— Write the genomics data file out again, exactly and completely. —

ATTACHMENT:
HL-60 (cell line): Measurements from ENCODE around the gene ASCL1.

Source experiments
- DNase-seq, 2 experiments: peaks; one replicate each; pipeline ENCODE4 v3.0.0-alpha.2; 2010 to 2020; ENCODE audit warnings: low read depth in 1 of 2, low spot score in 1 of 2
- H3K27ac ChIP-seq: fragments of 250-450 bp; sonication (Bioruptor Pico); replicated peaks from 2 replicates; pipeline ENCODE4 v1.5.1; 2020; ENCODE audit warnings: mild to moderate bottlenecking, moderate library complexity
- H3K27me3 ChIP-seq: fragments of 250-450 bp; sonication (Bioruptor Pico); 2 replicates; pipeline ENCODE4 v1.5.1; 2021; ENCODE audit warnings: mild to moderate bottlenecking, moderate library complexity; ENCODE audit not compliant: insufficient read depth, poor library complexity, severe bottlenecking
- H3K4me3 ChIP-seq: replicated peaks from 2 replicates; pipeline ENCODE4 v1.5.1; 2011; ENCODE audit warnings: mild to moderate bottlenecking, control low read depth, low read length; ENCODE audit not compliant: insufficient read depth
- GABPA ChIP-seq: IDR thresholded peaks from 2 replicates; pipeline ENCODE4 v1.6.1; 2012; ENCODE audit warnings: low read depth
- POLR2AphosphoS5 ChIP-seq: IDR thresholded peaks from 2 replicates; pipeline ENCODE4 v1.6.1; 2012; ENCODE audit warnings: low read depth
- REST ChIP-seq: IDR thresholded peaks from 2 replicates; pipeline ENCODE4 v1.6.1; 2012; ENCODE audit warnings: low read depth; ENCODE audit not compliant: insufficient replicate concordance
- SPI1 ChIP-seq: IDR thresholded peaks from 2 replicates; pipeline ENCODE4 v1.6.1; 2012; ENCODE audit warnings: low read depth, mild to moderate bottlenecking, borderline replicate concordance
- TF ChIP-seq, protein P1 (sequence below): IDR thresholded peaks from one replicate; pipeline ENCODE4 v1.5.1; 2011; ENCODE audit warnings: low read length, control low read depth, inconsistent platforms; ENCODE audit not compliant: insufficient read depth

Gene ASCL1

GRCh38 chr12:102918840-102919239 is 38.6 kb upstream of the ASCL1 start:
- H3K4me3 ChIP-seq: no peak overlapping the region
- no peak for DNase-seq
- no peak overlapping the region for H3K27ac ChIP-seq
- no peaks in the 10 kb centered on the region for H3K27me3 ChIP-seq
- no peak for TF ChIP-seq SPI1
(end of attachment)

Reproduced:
HL-60 (cell line): Measurements from ENCODE around the gene ASCL1.

Source experiments
- DNase-seq, 2 experiments: peaks; one replicate each; pipeline ENCODE4 v3.0.0-alpha.2; 2010 to 2020; ENCODE audit warnings: low read depth in 1 of 2, low spot score in 1 of 2
- H3K27ac ChIP-seq: fragments of 250-450 bp; sonication (Bioruptor Pico); replicated peaks from 2 replicates; pipeline ENCODE4 v1.5.1; 2020; ENCODE audit warnings: mild to moderate bottlenecking, moderate library complexity
- H3K27me3 ChIP-seq: fragments of 250-450 bp; sonication (Bioruptor Pico); 2 replicates; pipeline ENCODE4 v1.5.1; 2021; ENCODE audit warnings: mild to moderate bottlenecking, moderate library complexity; ENCODE audit not compliant: insufficient read depth, poor library complexity, severe bottlenecking
- H3K4me3 ChIP-seq: replicated peaks from 2 replicates; pipeline ENCODE4 v1.5.1; 2011; ENCODE audit warnings: mild to moderate bottlenecking, control low read depth, low read length; ENCODE audit not compliant: insufficient read depth
- GABPA ChIP-seq: IDR thresholded peaks from 2 replicates; pipeline ENCODE4 v1.6.1; 2012; ENCODE audit warnings: low read depth
- POLR2AphosphoS5 ChIP-seq: IDR thresholded peaks from 2 replicates; pipeline ENCODE4 v1.6.1; 2012; ENCODE audit warnings: low read depth
- REST ChIP-seq: IDR thresholded peaks from 2 replicates; pipeline ENCODE4 v1.6.1; 2012; ENCODE audit warnings: low read depth; ENCODE audit not compliant: insufficient replicate concordance
- SPI1 ChIP-seq: IDR thresholded peaks from 2 replicates; pipeline ENCODE4 v1.6.1; 2012; ENCODE audit warnings: low read depth, mild to moderate bottlenecking, borderline replicate concordance
- TF ChIP-seq, protein P1 (sequence below): IDR thresholded peaks from one replicate; pipeline ENCODE4 v1.5.1; 2011; ENCODE audit warnings: low read length, control low read depth, inconsistent platforms; ENCODE audit not compliant: insufficient read depth

Gene ASCL1

GRCh38 chr12:102918840-102919239 is 38.6 kb upstream of the ASCL1 start:
- H3K4me3 ChIP-seq: no peak overlapping the region
- no peak for DNase-seq
- no peak overlapping the region for H3K27ac ChIP-seq
- no peaks in the 10 kb centered on the region for H3K27me3 ChIP-seq
- no peak for TF ChIP-seq SPI1